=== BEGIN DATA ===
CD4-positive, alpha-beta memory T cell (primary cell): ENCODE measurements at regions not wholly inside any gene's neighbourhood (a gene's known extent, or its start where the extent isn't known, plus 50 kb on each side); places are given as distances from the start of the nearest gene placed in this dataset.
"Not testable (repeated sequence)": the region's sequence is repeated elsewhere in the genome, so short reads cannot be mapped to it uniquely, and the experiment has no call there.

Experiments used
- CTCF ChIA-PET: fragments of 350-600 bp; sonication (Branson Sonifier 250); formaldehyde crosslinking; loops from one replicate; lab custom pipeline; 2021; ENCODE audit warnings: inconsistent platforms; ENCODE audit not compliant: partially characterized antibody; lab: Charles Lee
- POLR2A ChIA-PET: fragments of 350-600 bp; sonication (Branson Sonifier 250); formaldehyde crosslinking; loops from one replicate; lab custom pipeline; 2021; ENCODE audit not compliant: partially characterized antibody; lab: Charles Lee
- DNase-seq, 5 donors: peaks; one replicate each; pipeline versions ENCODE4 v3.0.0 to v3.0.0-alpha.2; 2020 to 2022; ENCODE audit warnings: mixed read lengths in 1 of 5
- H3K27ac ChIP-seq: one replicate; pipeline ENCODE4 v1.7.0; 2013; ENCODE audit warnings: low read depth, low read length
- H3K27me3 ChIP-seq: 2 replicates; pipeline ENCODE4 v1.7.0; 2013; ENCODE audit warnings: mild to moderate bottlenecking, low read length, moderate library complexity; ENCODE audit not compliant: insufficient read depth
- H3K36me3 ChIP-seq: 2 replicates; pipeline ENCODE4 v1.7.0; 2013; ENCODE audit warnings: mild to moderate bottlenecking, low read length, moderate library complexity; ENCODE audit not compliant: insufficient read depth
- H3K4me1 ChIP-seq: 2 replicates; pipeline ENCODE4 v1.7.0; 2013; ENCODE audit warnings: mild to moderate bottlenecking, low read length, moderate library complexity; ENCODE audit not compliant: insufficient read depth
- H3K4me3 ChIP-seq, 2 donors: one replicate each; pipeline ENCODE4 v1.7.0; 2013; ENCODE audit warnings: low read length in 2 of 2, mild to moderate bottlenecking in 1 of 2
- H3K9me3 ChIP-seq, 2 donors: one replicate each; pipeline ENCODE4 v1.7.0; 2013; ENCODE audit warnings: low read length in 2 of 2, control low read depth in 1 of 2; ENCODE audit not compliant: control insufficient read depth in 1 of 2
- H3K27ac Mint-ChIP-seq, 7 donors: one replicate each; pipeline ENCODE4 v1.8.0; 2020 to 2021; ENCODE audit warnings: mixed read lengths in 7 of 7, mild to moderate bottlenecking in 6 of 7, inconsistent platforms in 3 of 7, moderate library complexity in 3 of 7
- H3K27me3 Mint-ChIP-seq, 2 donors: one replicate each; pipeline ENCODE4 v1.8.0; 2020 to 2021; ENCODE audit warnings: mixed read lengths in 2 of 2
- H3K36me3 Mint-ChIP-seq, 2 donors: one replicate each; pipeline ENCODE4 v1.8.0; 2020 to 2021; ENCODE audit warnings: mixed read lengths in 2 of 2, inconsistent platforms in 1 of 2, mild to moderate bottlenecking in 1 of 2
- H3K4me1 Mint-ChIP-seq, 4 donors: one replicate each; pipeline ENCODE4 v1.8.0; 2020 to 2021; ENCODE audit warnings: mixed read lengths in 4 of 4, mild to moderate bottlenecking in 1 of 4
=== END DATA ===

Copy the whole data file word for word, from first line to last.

CD4-positive, alpha-beta memory T cell (primary cell): ENCODE measurements at regions not wholly inside any gene's neighbourhood (a gene's known extent, or its start where the extent isn't known, plus 50 kb on each side); places are given as distances from the start of the nearest gene placed in this dataset.
"Not testable (repeated sequence)": the region's sequence is repeated elsewhere in the genome, so short reads cannot be mapped to it uniquely, and the experiment has no call there.

Experiments used
- CTCF ChIA-PET: fragments of 350-600 bp; sonication (Branson Sonifier 250); formaldehyde crosslinking; loops from one replicate; lab custom pipeline; 2021; ENCODE audit warnings: inconsistent platforms; ENCODE audit not compliant: partially characterized antibody; lab: Charles Lee
- POLR2A ChIA-PET: fragments of 350-600 bp; sonication (Branson Sonifier 250); formaldehyde crosslinking; loops from one replicate; lab custom pipeline; 2021; ENCODE audit not compliant: partially characterized antibody; lab: Charles Lee
- DNase-seq, 5 donors: peaks; one replicate each; pipeline versions ENCODE4 v3.0.0 to v3.0.0-alpha.2; 2020 to 2022; ENCODE audit warnings: mixed read lengths in 1 of 5
- H3K27ac ChIP-seq: one replicate; pipeline ENCODE4 v1.7.0; 2013; ENCODE audit warnings: low read depth, low read length
- H3K27me3 ChIP-seq: 2 replicates; pipeline ENCODE4 v1.7.0; 2013; ENCODE audit warnings: mild to moderate bottlenecking, low read length, moderate library complexity; ENCODE audit not compliant: insufficient read depth
- H3K36me3 ChIP-seq: 2 replicates; pipeline ENCODE4 v1.7.0; 2013; ENCODE audit warnings: mild to moderate bottlenecking, low read length, moderate library complexity; ENCODE audit not compliant: insufficient read depth
- H3K4me1 ChIP-seq: 2 replicates; pipeline ENCODE4 v1.7.0; 2013; ENCODE audit warnings: mild to moderate bottlenecking, low read length, moderate library complexity; ENCODE audit not compliant: insufficient read depth
- H3K4me3 ChIP-seq, 2 donors: one replicate each; pipeline ENCODE4 v1.7.0; 2013; ENCODE audit warnings: low read length in 2 of 2, mild to moderate bottlenecking in 1 of 2
- H3K9me3 ChIP-seq, 2 donors: one replicate each; pipeline ENCODE4 v1.7.0; 2013; ENCODE audit warnings: low read length in 2 of 2, control low read depth in 1 of 2; ENCODE audit not compliant: control insufficient read depth in 1 of 2
- H3K27ac Mint-ChIP-seq, 7 donors: one replicate each; pipeline ENCODE4 v1.8.0; 2020 to 2021; ENCODE audit warnings: mixed read lengths in 7 of 7, mild to moderate bottlenecking in 6 of 7, inconsistent platforms in 3 of 7, moderate library complexity in 3 of 7
- H3K27me3 Mint-ChIP-seq, 2 donors: one replicate each; pipeline ENCODE4 v1.8.0; 2020 to 2021; ENCODE audit warnings: mixed read lengths in 2 of 2
- H3K36me3 Mint-ChIP-seq, 2 donors: one replicate each; pipeline ENCODE4 v1.8.0; 2020 to 2021; ENCODE audit warnings: mixed read lengths in 2 of 2, inconsistent platforms in 1 of 2, mild to moderate bottlenecking in 1 of 2
- H3K4me1 Mint-ChIP-seq, 4 donors: one replicate each; pipeline ENCODE4 v1.8.0; 2020 to 2021; ENCODE audit warnings: mixed read lengths in 4 of 4, mild to moderate bottlenecking in 1 of 4